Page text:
Mr. BRADLAUGH: I have not admitted, and I carefully guarded my answer to prevent the possibility of such an admission, that there was a body of Christians in the first century believing in the story of Jesus as recorded in the gospels; for I pointed out that the people called Christians were people whom I thought that I identified as existing before Christ, who, therefore, could not have held any such belief; and it is not fair, therefore, to say I admitted it. Hence, I say there is not a particle of evidence given to us, because the reading of the gospels is no evidence until it is shown who wrote the gospels, when they were written, where they were written, and that they did circulate, as Mr. Roberts says it is difficult to identify Jewish places. I did not ask him to identify them; he mentioned them, and he should not have mentioned a place he could not identify. Mr. Roberts says something of Sir Isaac Newton; but however good Sir Isaac Newton may be on some subjects, he is no good authority on Egyptian chronology or anything of the kind; because, during the last forty years, Bunsen has opened a field of inquiry of which Sir Isaac Newton and those who preceded him, were necessarily utterly ignorant. Then he says, if I were put to death to-day, and you folks went about saying you had seen me, would not that be conclusive? Well, but there is no evidence of anything of the kind having happened with regard to Jesus. Reading the gospels does not prove it. Reading the other day in the Daily Telegraph the story of the Sea Serpent, does not prove that the serpent stretched out thirty feet to bite a mast, more than twice the distance from the surface of the sea, and no sane person would pretend it does. You have got to verify the story before the story can be of the slightest value as to the facts it relates. Then, how do we stand now? Why, nothing whatever has been done. Mr. Roberts in his last speech says they conversed with Jesus for a sufficiently long period to make it clear. But the very period I have challenged as being contradicted in the gospels he quotes, and how can he pretend to keep repeating his statement until he has reconciled that? To say that every little thing can be cleared away, and not doing it, is simply to waste time with a mere verbiage of talk. He has not given me anything whatever to do in the way of reply, and I simply conclude my speech by thanking you for your attention, and by moving a vote of thanks to our chairman for having presided over us so impartially for these two nights.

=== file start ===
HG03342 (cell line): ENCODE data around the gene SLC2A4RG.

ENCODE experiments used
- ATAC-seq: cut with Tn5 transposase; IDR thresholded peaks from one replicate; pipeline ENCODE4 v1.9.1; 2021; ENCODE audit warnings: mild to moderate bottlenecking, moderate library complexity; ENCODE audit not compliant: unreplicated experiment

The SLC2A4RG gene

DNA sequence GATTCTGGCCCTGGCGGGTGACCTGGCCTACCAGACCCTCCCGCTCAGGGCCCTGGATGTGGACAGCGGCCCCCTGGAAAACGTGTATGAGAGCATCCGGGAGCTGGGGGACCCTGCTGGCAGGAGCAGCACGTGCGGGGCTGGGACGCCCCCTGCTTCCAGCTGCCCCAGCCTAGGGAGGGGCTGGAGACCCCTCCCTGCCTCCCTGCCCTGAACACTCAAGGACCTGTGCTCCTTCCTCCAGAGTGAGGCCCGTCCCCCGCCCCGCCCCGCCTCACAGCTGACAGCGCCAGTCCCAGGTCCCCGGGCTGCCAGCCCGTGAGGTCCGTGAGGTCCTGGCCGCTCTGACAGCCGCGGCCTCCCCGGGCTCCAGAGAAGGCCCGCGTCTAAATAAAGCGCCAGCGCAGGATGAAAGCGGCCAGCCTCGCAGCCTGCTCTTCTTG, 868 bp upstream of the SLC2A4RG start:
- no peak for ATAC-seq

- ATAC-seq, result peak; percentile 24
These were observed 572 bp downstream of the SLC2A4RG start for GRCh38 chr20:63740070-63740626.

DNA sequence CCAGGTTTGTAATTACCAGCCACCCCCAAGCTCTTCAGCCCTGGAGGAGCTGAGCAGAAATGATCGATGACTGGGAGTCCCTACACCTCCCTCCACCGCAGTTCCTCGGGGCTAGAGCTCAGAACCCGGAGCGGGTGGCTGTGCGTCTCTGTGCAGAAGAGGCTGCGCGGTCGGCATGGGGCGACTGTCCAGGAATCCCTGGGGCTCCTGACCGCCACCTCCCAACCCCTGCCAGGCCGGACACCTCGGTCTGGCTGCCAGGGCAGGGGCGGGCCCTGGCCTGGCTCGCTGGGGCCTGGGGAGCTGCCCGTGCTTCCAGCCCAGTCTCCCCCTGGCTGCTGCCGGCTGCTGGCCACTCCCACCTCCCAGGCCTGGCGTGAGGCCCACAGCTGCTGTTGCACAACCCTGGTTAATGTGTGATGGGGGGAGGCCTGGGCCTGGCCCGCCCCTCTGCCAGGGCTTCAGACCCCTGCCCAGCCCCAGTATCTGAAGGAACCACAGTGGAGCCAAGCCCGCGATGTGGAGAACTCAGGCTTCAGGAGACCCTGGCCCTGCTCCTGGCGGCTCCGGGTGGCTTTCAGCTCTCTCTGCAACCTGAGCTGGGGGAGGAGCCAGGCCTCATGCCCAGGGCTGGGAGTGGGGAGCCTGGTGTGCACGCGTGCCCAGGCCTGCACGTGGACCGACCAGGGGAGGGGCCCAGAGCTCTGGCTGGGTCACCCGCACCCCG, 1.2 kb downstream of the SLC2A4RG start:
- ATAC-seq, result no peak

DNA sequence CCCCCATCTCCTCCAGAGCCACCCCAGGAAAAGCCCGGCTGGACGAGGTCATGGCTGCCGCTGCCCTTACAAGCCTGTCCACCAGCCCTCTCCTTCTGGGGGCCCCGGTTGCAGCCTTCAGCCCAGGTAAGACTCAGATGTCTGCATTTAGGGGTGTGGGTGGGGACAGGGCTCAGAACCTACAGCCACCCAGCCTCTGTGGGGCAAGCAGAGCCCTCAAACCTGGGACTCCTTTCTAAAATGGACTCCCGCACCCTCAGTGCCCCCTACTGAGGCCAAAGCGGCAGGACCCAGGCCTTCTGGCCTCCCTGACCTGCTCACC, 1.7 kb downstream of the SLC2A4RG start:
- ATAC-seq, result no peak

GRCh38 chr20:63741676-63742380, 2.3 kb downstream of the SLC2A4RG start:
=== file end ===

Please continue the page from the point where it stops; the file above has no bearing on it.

Mr. ROBERTS having seconded the vote of thanks, the Chairman responded and the meeting closed.